May is Asian American and Pacific Islander Heritage Month, so what better time than to look at Marvel’s first Asian superhero: Shang-Chi?
Shang-Chi and Fu Manchu would debut in Special Marvel Edition #15 in December 1973, and the series would be renamed Master of Kung Fu just two issues later. The character’s popularity would fade with the waning of the martial craze in the 80s but made an impressive run, ending on issue #125 in June of 1983.
This Bronze Age key is known by most collectors, especially after the success of the 2021 film Shang-Chi and The Legend of the Ten Rings, but you may not know about its foreign editions. Here’s your complete collecting guide – does anyone out there own them all?
As with most MCU-related keys, Special Marvel Edition #15 boomed with the news of a movie and portrayal by Simu Liu. Now that two years have passed and with the decline of the world economy, this book has started to cool off.
Don believes this book may have over-corrected; check out his article here. However, it has been on the rise, possibly proving Don’s assumption correct.
With the first Shang-Chi film well-received by most viewers and a sequel, Shang-Chi and the Wreckage of Time, set to premiere in 2024, Special Marvel Edition #15 seems like a safe investment. My feeling is that it’s also the time to get into the foreign comic market, which has also been steadily growing with foreign-featured auctions by Heritage Auctions and ComicConnect throughout this year.
Shang-chi is a paradox; a cult icon and one of the few ethnic superheroes, but also unknown by mainstream audiences – pre-movie, that is. Besides movie speculation, Shang-Chi and Special Marvel Edition #15 are historically important, being Marvel’s first Asian-Superhero.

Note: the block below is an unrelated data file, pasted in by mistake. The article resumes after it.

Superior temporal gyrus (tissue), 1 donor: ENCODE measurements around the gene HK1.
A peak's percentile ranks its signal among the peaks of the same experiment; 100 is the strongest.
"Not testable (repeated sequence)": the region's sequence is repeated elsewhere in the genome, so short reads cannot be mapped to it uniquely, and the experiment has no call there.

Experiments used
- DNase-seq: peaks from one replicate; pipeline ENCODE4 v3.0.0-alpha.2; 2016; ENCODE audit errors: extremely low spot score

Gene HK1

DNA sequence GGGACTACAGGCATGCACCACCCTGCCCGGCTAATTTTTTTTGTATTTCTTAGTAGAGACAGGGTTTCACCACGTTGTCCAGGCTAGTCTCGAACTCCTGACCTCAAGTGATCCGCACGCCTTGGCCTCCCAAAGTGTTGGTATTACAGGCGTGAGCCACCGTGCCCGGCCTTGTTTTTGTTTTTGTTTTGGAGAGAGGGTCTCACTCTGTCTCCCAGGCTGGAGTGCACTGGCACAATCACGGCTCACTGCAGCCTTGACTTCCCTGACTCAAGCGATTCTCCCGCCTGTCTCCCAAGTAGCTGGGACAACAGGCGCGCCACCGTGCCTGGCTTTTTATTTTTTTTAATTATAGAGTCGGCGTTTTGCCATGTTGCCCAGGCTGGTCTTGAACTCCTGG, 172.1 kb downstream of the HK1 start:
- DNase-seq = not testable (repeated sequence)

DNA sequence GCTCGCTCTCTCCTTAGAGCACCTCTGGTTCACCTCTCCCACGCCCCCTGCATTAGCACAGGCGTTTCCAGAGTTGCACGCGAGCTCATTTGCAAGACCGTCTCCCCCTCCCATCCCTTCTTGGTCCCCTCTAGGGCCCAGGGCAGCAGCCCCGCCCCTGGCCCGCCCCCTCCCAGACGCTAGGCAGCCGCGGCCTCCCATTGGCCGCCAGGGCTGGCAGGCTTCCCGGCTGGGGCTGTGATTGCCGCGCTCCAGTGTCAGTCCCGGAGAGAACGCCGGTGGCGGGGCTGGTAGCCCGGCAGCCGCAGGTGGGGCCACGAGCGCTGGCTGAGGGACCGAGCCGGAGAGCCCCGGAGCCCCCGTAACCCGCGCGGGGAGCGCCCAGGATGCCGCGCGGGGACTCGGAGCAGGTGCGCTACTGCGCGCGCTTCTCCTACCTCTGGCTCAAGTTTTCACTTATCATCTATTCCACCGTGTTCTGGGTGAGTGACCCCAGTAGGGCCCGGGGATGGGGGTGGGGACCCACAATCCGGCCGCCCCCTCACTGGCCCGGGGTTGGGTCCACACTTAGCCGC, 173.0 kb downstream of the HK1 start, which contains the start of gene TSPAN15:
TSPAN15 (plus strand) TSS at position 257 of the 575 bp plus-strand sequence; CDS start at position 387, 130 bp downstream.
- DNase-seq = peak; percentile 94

The character was created by writer Steve Englehart and artist Jim Starlin during the 1970s martial arts craze. Shang-Chi would even appear in the same medium with legends like Bruce Lee, on The Deadly Hands of Kung Fu magazine. In fact, the creators based the idea of Shang-Chi on the television series Kung Fu and pitched it to DC Comics, as DC’s parent company, Warner Communications, owned the rights to the series.
After being turned down, they pitched it to Marvel Comics who accepted, with the caveat that Shang-Chi be half-white and they include Sax Rohmer’s Dr. Fu Manchu, a character whom Marvel had recently acquired the rights to. Many of the supporting cast were also taken from Rohmer’s 1913 Dr. Fu-Manchu series.
The Mystery of Dr Fu-Machu (1913), first book in the Fu Manchu Series
Rohmer’s depiction of Dr. Fu-Machu was a racist stereotypical depiction of a Chinese villain. In fact, Rohmer’s character is where we get the term “Fu-Manchu mustache” as it is modeled after Fu-Manchu’s appearance. The character and story embodied the ideas of yellow peril; Fu-Manchu was trying to bring evils from the East and destroy the West. This is why modern iterations of Fu Manchu in the Shang-Chi series often vaguely referred to him and then completely retconned the character to be named Han and then Zheng Zu.
Another racist element along with the whole martial arts craze is that the martial arts themselves get swapped, mixed, and are often listed as synonymous with each other. This is especially apparent with foreign comics, though they have some leeway given issues with translation. Take this Mexican Shang-Chi book for example, Judo (Japanese), Karate (Japanese), and Kung-fu (Chinese).
If we’re going by my previous definition in Completionist Collecting Guide: Ultimate Fallout 4, then the Fu Manchu’s true first is in Rohmer’s short story The Zayat Kiss (1912), but his and Shang-Chi’s first comic appearance would be in the advertisement in Doc Savage #8 (1974).
1) Special Marvel Edition #15 (1973) and 2) Mark Jewellers variant
1) Mästaren på Karate #2 (1974,) published by Red Clown and 2) Mästaren på Karate #2 (1993) published by Oscar Caesar AB
United Kingdom: England
Avengers Starring Shang-Chi Master of Kung Fu #28
1) Shang-Chi Maestro del Kung Fu #1 (1975) published by Corno
The Italian edition also contains an article about martial arts, Shang-Chi sticker, and poster.
Coleção Histórica Marvel: Mestre do Kung Fu (2018) published by Panini Brazil
Volumes 1 to 4 (pictured above) out of the 12 volumes have the back cover of Special Marvel Edition #15. The volumes also came in a box with the Special Marvel Edition artwork.
I’m happy to say that I’ve actually completed this set; here’s a picture below! Happy hunting and if there are any editions I missed or interesting facts about a specific edition, let me know in the comments!
*Any perceived investment advice is that of the freelance blogger and does not represent advice on behalf of GoCollect.
Very nice article Joshua.